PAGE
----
There is a story from Indian ancestral storytelling wisdom of the child Jesus begging for alms outside a church on his birthday, Dec. 25. As one would expect, he returned to his heavenly father delighted at the generosity of the people, since his bags were overflowing with money and gifts. A year later, on the night of Dec. 25, once again, his heavenly father was anxiously awaiting the return of his son. Finally, he himself went to the Earth to search for his beloved son. He was shocked to find Jesus weeping bitterly in a gutter. When asked the reason for his fate, Jesus said he went back to the same church this year. But since he demanded justice for the poor instead of begging for alms, the enraged parishioners beat him up and threw him in the gutter.
In this parable, we see two contrasting responses to the request for alms and the demand for justice. In the past, religious poverty was often linked with charity and almsgiving. More recently, we have become aware of Jesus' prophetic solidarity with the poor, which began with the Incarnation.
I want to challenge us religious women to rethink and re-view our understanding of the religious vow of poverty.
In many countries, other sisters and I have noticed that young women religious are disillusioned and leaving institutional convent life. When asked for their reasons, they say: "From morning till evening, we only work and pray. When we ask for further studies in theology or other academic opportunities, we are told: As religious you took a vow of poverty and made an option for the poor. If you spend many years studying, the work in the villages and schools will suffer. Poor people don't need your education, they need your service."
In our rapidly changing world, should sisters be held back from advanced education in the name of poverty?
Lack of education is one of the major causes of poverty and ignorance among women. Lack of adequate theological education is one of the reasons women religious are lagging behind in church and societal leadership positions.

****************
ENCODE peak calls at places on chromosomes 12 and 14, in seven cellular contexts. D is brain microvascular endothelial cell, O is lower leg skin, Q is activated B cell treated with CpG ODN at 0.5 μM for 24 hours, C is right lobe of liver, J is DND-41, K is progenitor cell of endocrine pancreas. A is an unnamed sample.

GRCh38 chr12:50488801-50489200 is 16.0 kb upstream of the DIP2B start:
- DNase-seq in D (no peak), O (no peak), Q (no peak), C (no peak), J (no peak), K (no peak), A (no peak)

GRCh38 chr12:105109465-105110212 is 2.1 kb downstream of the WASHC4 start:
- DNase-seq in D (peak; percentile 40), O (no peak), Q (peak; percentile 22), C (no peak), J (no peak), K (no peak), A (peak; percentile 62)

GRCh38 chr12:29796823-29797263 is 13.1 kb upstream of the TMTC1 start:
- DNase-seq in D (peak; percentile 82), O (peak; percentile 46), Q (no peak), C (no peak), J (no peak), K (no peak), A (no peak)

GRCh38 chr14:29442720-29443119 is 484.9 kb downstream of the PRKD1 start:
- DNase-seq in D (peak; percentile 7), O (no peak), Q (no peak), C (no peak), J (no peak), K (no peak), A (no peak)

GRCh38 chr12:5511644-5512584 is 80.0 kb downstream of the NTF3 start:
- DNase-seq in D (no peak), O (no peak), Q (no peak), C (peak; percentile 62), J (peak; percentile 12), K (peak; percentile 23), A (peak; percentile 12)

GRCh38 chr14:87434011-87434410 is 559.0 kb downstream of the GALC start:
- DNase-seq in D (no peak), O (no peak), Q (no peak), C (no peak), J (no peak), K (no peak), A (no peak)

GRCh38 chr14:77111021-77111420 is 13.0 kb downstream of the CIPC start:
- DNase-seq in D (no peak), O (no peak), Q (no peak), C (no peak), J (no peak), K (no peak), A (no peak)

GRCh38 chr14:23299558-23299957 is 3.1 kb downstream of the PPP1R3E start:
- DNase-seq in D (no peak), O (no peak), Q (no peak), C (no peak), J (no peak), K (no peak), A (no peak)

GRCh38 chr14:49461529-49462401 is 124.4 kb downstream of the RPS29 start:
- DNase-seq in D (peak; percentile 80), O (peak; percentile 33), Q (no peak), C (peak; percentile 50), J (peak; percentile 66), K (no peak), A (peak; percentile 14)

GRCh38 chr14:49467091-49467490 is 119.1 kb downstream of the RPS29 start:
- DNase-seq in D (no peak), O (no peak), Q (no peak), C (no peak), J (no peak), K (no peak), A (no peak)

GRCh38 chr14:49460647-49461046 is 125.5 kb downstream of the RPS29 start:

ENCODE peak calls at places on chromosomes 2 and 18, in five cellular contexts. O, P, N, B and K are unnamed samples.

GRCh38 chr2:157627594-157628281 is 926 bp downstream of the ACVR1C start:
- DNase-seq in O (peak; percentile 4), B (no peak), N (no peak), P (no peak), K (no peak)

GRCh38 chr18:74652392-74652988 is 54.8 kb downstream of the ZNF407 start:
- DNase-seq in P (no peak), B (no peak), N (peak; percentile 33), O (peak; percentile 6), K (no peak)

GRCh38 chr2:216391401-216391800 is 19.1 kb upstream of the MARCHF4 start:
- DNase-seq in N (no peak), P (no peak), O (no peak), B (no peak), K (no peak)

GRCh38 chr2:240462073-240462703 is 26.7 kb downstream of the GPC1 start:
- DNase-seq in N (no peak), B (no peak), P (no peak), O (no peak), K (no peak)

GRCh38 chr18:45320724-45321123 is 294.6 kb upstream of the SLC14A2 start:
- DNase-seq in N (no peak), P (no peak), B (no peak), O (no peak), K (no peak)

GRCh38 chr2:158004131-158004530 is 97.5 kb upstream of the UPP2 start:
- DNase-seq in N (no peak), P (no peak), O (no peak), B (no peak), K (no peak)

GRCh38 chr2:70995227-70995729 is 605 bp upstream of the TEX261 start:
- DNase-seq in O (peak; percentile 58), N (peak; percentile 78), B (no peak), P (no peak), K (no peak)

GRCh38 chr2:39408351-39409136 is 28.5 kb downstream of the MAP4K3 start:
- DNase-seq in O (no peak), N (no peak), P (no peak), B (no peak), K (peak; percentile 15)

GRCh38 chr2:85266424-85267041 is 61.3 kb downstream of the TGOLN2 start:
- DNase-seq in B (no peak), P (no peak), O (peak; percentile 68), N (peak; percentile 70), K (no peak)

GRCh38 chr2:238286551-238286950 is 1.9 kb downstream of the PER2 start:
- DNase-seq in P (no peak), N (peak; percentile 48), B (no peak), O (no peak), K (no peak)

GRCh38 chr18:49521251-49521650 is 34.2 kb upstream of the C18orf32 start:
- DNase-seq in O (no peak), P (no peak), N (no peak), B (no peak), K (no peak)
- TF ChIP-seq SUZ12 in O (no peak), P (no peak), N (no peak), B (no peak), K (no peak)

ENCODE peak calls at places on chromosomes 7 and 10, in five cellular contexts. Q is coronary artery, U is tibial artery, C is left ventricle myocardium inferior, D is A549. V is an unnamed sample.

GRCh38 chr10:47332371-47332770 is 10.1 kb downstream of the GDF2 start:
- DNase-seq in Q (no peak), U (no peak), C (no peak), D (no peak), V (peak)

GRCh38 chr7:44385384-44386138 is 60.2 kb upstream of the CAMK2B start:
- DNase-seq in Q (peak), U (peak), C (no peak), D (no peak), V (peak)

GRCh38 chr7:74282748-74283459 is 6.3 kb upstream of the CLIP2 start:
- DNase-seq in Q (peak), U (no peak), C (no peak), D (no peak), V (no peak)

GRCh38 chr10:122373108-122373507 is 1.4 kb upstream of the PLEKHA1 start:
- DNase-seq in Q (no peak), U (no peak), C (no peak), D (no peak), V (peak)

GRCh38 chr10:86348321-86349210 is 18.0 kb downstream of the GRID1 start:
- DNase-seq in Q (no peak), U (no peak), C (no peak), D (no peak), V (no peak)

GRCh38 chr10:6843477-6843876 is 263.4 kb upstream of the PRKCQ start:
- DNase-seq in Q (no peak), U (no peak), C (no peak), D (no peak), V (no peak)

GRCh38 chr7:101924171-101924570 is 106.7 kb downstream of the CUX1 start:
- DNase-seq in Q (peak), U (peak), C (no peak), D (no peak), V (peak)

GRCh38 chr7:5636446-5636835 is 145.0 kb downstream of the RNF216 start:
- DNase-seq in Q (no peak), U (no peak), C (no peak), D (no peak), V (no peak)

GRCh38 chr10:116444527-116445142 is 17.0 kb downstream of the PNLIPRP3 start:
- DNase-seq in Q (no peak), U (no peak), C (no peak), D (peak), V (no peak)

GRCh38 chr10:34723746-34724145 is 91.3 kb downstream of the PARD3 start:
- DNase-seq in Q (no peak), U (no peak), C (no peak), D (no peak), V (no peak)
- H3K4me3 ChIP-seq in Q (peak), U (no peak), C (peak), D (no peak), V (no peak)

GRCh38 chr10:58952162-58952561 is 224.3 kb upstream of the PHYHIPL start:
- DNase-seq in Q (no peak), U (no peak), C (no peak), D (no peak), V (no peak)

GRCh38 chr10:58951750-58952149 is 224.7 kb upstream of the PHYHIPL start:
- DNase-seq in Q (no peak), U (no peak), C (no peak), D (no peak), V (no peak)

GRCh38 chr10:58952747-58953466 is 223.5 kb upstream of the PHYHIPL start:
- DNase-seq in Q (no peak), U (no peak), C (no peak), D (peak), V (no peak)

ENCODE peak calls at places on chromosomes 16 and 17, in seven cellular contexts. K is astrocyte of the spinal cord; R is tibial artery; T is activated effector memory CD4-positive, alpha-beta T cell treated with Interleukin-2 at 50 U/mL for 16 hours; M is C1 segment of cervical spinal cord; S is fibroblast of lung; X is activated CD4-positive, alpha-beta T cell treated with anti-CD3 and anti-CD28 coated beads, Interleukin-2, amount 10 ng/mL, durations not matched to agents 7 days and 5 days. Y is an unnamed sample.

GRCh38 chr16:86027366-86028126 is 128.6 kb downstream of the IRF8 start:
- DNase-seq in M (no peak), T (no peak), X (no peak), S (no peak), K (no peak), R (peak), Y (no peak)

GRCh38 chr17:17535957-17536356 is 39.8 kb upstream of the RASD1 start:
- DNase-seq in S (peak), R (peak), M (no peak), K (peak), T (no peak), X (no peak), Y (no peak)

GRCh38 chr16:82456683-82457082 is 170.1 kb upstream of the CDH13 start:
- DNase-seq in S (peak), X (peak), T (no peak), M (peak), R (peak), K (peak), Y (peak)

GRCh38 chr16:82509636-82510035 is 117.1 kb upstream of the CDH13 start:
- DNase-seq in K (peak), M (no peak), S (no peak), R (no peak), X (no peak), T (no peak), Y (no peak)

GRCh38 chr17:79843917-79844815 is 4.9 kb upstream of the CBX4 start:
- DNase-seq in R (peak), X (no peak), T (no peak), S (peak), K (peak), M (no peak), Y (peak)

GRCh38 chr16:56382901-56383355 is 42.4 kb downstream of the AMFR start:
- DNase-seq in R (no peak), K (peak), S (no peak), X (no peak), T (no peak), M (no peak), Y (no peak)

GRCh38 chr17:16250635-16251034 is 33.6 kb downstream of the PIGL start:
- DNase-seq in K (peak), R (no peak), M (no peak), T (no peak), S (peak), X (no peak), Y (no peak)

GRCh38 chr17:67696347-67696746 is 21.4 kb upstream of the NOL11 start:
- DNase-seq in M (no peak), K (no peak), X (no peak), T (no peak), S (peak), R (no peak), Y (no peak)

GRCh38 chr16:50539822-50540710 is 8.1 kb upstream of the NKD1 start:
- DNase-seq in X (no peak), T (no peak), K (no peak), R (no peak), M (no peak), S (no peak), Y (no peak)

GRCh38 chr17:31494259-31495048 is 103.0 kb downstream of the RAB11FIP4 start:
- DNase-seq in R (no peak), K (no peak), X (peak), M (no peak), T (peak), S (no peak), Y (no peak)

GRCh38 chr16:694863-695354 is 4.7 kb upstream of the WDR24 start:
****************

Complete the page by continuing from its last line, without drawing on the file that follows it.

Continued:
Could there be a misunderstanding about the vow of poverty, the option for the poor, and Jesus' stance for the poor?
It is true that as religious, we should adopt a simple lifestyle and be in solidarity with the poor, but does our vow preclude getting an education?
We have no qualms of conscience about investing time, money, energy, and personnel in our institutions, which often benefit the rich and powerful. But when it comes to legitimate intellectual growth, economic considerations are brought forward to pull sisters back.
Responding to poverty through charitable works and education of the poor have their place, but what is the root cause of poverty?
Despite world progress, statistics show that the poor are getting poorer and the rich are getting richer. To transform the situation of the poor, we need to study the systemic causes of injustice.
By providing inadequate education for young women religious, we are perpetuating an unjust system and encouraging the perpetrators of the system to go scot-free.
Unless we sisters know how society functions, we will persist in helping the poor with charitable assistance and not by teaching them to resist the system. By focusing only on the "charitable" approach and not educating the poor about their rights, are we doing them an injustice?
While there is a possibility that advanced studies could make us into elitists and alienate us from the poor, relevant studies can be enlightening and lead to profound personal and social transformation.